34

How can I convert a (big endian) variable-sized binary byte array to an (unsigned) integer/long? As an example, '\x11\x34', which represents 4404

Right now, I'm using

def bytes_to_int(bytes):
  return int(bytes.encode('hex'), 16)

Which is small and somewhat readable, but probably not very efficient. Is there a better (more obvious) way?

  • What makes you think it's not very efficient? More to the point, what makes you think this will be a bottleneck in any code you'll ever write? – abarnert Aug 12 '14 at 8:51
  • Meanwhile, is this a fixed-length bytearray, or is it always 2 bytes? – abarnert Aug 12 '14 at 8:52
  • 1
    Also, what is '\x1134'? You mean '\x11\x34'? Or '\\x1134'? Because what you've written is a 3-character byte string with bytes 0x11, 0x33, 0x34, which I don't think is what you have or want. – abarnert Aug 12 '14 at 8:54
  • 1
    Have you tried using struct ? docs.python.org/2/library/struct.html – ovi Aug 12 '14 at 8:57
  • I've added those details to the question. It's a variable-size bytearray, and my example was wrong. The code is probably not a bottleneck in any way (otherwise this should probably be done in C), but I wanted to know if there was a "canonical best way to do it" - especially since there should preferably be only one obvious way to do it – goncalopp Aug 12 '14 at 9:09
55

Python doesn't traditionally have much use for "numbers in big-endian C layout" that are too big for C. (If you're dealing with 2-byte, 4-byte, or 8-byte numbers, then struct.unpack is the answer.)

But enough people got sick of there not being one obvious way to do this that Python 3.2 added a method int.from_bytes that does exactly what you want:

int.from_bytes(b, byteorder='big', signed=False)

Unfortunately, if you're using an older version of Python, you don't have this. So, what options do you have? (Besides the obvious one: update to 3.2, or, better, 3.4…)


First, there's your code. I think binascii.hexlify is a better way to spell it than .encode('hex'), because "encode" has always seemed a little weird for a method on byte strings (as opposed to Unicode strings), and it's in fact been banished in Python 3. But otherwise, it seems pretty readable and obvious to me. And it should be pretty fast—yes, it has to create an intermediate string, but it's doing all the looping and arithmetic in C (at least in CPython), which is generally an order of magnitude or two faster than in Python. Unless your bytearray is so big that allocating the string will itself be costly, I wouldn't worry about performance here.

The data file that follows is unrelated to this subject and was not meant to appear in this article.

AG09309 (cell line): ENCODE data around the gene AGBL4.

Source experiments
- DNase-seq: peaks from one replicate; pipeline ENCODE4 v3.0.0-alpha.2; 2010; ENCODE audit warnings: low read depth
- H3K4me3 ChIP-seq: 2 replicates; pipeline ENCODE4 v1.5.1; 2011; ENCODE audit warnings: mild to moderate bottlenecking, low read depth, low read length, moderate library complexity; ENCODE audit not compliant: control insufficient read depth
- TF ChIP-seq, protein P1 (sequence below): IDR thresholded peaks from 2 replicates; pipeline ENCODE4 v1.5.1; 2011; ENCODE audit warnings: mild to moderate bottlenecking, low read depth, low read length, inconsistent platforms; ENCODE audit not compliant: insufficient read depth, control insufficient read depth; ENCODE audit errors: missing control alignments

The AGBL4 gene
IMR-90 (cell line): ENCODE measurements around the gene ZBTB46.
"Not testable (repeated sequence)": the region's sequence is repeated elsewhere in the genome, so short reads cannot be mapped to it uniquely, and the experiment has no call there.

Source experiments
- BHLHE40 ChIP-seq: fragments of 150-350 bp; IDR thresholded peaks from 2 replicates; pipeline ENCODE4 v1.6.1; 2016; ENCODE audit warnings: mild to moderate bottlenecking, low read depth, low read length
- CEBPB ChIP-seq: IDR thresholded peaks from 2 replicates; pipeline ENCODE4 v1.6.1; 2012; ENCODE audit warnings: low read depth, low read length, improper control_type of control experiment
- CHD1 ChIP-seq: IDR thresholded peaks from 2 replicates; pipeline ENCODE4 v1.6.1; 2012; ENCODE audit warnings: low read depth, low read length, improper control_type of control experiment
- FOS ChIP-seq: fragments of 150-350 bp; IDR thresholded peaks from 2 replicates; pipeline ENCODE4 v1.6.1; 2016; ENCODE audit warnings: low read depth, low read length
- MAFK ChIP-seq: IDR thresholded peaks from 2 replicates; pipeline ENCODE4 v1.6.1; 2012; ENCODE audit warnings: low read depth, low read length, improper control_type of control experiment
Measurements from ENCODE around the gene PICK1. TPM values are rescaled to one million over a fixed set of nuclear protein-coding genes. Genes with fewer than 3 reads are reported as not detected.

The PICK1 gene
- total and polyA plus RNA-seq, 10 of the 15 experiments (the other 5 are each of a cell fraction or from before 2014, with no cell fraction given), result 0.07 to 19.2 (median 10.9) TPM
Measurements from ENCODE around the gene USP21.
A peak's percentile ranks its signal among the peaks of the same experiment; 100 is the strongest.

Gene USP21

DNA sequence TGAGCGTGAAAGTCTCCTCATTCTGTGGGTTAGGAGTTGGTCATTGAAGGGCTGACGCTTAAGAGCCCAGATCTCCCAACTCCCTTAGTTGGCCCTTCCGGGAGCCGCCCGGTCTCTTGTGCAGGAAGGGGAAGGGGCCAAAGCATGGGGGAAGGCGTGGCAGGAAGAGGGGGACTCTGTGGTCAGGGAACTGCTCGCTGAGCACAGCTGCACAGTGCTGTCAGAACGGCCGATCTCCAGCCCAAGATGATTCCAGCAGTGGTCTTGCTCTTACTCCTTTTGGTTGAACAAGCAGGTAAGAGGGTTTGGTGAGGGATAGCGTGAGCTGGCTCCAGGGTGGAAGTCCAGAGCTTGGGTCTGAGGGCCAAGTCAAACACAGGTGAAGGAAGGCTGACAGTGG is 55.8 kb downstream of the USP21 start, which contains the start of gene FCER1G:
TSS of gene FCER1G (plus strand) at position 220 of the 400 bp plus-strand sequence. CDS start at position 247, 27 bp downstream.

Alternatively, you could do it in a loop. But that's going to be more verbose and, at least in CPython, a lot slower.

You could try to eliminate the explicit loop for an implicit one, but the obvious function to do that is reduce, which is considered un-Pythonic by part of the community—and of course it's going to require calling a function for each byte.

You could unroll the loop or reduce by breaking it into chunks of 8 bytes and looping over struct.unpack_from, or by just doing a big struct.unpack('Q'*len(b)//8 + 'B' * len(b)%8) and looping over that, but that makes it a lot less readable and probably not that much faster.

You could use NumPy… but if you're going bigger than either 64 or maybe 128 bits, it's going to end up converting everything to Python objects anyway.

So, I think your answer is the best option.


Here are some timings comparing it to the most obvious manual conversion:

import binascii
import functools
import numpy as np

def hexint(b):
    return int(binascii.hexlify(b), 16)

def loop1(b):
    def f(x, y): return (x<<8)|y
    return functools.reduce(f, b, 0)

def loop2(b):
    x = 0
    for c in b:
        x <<= 8
        x |= c
    return x

def numpily(b):
    n = np.array(list(b))
    p = 1 << np.arange(len(b)-1, -1, -1, dtype=object)
    return np.sum(n * p)

In [226]: b = bytearray(range(256))

In [227]: %timeit hexint(b)
1000000 loops, best of 3: 1.8 µs per loop

In [228]: %timeit loop1(b)
10000 loops, best of 3: 57.7 µs per loop

In [229]: %timeit loop2(b)
10000 loops, best of 3: 46.4 µs per loop

In [283]: %timeit numpily(b)
10000 loops, best of 3: 88.5 µs per loop

For comparison in Python 3.4:

In [17]: %timeit hexint(b)
1000000 loops, best of 3: 1.69 µs per loop

In [17]: %timeit int.from_bytes(b, byteorder='big', signed=False)
1000000 loops, best of 3: 1.42 µs per loop

So, your method is still pretty fast…

  • python3 support is definitely a bonus. In this case it's efficient enough for my needs, I just wanted to make sure there wasn't a more obvious way – goncalopp Aug 12 '14 at 9:14
2

Function struct.unpack(...) does what you need.

  • 1
    Only if it's a fixed-length (2-byte-long, in his example) bytearray. – abarnert Aug 12 '14 at 8:55
  • indeed, sorry, I forgot to mention that. I've edited the question in the meanwhile – goncalopp Aug 12 '14 at 9:11

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